The Lost Saber of James Charles Hughes (KIA, Korea, 1951)
Decades ago, someone gave my grandfather a saber, or maybe he found it left behind in one of his many rental properties. The sword was made by N S Mayer Inc probably in the WWII era. My grandfather had it hanging in his den for many years. At some point, he gave it to my cousin. This past weekend, my cousin asked me to take it and find the descendants to return the sword to their family.
It didn’t take long to find out about war hero, Hughes, who was tragically KIA in Korea and was described as, “SNA Class of 1949, Lieutenant Junior Grade Hughes was the pilot of a F4U-4 Corsair fighter with Fighter Squadron 821 aboard the carrier USS PRINCETON (CV-37). On August 9, 1951 at CU 520395, his aircraft was hit by enemy anti-aircraft fire, crashed and exploded. His remains were not recovered. His name is inscribed on the Courts of the Missing at the Honolulu Memorial.”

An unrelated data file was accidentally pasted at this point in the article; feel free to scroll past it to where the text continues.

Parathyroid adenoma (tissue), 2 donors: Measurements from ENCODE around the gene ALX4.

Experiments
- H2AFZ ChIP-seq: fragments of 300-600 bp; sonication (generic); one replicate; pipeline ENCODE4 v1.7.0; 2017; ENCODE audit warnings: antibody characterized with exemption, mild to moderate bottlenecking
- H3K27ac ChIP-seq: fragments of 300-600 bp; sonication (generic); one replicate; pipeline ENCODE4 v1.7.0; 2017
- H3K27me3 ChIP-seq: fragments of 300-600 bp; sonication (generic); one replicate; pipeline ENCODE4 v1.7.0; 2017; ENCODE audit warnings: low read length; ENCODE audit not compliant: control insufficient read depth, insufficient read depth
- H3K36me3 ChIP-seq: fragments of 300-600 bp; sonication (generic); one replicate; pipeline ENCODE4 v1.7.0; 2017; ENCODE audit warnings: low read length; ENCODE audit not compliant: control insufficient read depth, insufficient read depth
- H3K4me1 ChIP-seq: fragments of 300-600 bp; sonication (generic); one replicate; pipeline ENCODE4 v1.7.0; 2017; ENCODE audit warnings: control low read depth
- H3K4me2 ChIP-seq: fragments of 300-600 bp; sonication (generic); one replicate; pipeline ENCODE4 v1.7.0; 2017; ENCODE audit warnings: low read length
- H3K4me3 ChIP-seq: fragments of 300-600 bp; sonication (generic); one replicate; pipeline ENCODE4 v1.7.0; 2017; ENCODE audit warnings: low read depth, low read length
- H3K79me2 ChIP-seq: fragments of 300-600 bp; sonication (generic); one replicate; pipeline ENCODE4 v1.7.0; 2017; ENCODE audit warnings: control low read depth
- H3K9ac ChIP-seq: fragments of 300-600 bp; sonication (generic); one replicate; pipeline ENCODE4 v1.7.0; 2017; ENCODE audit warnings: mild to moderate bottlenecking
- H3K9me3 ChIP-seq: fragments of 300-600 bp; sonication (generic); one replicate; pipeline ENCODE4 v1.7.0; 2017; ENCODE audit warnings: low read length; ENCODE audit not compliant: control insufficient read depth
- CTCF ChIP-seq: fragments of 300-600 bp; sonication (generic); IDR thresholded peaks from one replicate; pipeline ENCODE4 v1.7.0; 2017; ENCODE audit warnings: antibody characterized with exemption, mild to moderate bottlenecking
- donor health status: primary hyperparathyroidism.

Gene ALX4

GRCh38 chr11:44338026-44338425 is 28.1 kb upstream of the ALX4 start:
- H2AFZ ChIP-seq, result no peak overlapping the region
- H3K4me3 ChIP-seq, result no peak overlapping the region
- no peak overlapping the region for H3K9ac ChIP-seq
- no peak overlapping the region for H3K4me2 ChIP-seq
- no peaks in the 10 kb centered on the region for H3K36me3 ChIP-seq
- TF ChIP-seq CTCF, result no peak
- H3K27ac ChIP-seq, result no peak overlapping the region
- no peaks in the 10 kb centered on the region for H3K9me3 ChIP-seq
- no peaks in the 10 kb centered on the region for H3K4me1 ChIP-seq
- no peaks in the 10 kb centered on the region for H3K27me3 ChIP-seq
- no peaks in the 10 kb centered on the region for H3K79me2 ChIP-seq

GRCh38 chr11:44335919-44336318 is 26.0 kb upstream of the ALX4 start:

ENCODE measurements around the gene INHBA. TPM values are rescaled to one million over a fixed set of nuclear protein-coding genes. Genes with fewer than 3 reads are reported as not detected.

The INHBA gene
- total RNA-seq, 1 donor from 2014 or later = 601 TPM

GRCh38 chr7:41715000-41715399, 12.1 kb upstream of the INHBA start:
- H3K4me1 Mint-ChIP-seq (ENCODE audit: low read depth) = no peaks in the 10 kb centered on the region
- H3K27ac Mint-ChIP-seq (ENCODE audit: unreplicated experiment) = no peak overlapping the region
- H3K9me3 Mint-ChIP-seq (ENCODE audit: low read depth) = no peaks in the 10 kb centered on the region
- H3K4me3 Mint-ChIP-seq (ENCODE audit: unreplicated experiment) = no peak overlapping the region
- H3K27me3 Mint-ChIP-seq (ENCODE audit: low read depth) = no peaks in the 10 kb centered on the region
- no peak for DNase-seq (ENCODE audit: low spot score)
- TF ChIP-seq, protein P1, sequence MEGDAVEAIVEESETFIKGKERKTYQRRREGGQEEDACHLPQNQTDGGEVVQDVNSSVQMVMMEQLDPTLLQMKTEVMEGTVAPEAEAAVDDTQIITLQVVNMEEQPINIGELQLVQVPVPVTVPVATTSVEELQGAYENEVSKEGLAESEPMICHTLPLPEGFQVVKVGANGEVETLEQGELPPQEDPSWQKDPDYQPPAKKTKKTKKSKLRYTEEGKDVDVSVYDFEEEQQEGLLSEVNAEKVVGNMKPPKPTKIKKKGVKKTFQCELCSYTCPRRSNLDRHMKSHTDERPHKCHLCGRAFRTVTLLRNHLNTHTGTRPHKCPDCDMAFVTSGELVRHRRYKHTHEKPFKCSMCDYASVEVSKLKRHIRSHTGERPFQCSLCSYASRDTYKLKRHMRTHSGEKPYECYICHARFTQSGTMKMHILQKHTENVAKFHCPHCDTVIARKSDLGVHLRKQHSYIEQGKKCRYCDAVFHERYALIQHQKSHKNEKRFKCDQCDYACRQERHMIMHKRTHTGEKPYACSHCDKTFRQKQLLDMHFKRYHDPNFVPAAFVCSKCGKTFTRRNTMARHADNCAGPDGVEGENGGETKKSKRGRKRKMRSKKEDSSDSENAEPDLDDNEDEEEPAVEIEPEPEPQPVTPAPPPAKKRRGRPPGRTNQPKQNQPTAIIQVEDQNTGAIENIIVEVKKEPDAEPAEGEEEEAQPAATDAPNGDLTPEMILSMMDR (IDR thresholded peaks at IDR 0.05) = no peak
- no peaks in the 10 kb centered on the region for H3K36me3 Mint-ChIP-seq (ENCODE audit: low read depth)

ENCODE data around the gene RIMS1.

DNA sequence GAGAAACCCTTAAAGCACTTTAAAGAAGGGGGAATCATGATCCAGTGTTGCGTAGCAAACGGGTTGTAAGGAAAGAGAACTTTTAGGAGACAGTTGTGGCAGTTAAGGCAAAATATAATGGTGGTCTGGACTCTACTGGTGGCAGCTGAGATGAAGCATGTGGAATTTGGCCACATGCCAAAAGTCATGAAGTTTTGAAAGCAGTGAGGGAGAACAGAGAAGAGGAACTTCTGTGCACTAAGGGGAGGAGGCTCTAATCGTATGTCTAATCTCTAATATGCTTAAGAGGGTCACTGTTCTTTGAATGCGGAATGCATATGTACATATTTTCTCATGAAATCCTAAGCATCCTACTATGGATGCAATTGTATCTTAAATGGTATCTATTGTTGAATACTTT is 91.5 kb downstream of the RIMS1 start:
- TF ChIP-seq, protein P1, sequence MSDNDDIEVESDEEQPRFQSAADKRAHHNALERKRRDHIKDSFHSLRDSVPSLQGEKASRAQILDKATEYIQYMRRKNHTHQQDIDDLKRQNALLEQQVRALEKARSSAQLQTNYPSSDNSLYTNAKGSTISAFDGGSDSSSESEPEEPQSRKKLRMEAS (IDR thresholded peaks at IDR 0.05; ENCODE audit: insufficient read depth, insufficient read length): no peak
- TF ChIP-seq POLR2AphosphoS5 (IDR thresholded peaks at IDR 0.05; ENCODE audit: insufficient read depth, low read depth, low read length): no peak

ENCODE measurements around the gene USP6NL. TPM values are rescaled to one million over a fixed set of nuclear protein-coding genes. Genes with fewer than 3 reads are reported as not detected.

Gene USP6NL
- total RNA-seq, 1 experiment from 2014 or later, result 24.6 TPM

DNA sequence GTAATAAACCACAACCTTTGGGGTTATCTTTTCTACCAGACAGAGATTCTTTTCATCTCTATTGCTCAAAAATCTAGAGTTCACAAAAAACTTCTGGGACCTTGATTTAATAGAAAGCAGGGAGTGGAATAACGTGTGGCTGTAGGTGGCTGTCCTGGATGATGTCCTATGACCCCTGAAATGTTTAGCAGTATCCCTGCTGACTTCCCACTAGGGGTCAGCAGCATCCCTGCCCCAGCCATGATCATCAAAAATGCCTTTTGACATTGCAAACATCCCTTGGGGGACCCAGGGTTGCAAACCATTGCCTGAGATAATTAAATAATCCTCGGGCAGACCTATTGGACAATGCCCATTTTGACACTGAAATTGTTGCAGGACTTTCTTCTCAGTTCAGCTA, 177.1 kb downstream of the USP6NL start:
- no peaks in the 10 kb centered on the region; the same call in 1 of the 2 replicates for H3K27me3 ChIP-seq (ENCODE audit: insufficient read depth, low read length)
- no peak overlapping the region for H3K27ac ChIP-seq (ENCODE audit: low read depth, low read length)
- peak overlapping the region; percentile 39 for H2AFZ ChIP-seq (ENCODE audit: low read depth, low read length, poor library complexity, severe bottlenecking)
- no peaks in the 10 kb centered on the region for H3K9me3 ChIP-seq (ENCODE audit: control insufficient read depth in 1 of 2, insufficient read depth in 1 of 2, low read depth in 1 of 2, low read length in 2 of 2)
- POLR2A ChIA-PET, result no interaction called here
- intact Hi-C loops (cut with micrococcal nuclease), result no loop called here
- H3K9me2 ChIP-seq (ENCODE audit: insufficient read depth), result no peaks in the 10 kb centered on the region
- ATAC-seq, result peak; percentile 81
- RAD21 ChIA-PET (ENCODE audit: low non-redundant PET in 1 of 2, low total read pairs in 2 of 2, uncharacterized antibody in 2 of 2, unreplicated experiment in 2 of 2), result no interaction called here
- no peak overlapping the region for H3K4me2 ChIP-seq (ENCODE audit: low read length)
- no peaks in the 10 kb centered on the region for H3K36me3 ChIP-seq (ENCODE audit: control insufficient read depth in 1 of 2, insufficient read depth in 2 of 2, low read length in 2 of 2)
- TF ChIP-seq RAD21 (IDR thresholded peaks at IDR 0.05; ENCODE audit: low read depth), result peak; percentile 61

I began to explore his family through the help of genealogy and then was able to find the obituary of his brother. From there, I got a name of his niece, and it wasn’t but a few minutes more before I found her number through her Orleans Parish voter registration. I can imagine it was a weird call to get. But, when I asked if she had an uncle who was shot down in Korea, it started clicking. She drew a breath when she heard the tale of the sword.
She let me know that Lieutenant Hughes’ widow is still alive and in her 90’s. This week, she will receive this saber and it will be home, once and for all. Their family has elected his nephew, a retired West Point Lieutenant Colonel, to hand off the sword to her. As an antiques dealer and as a genealogist, it is these duties that I treat as the most sacred and pleasurable. In my eyes it’s jut a saber, but to them I know it will mean much much more.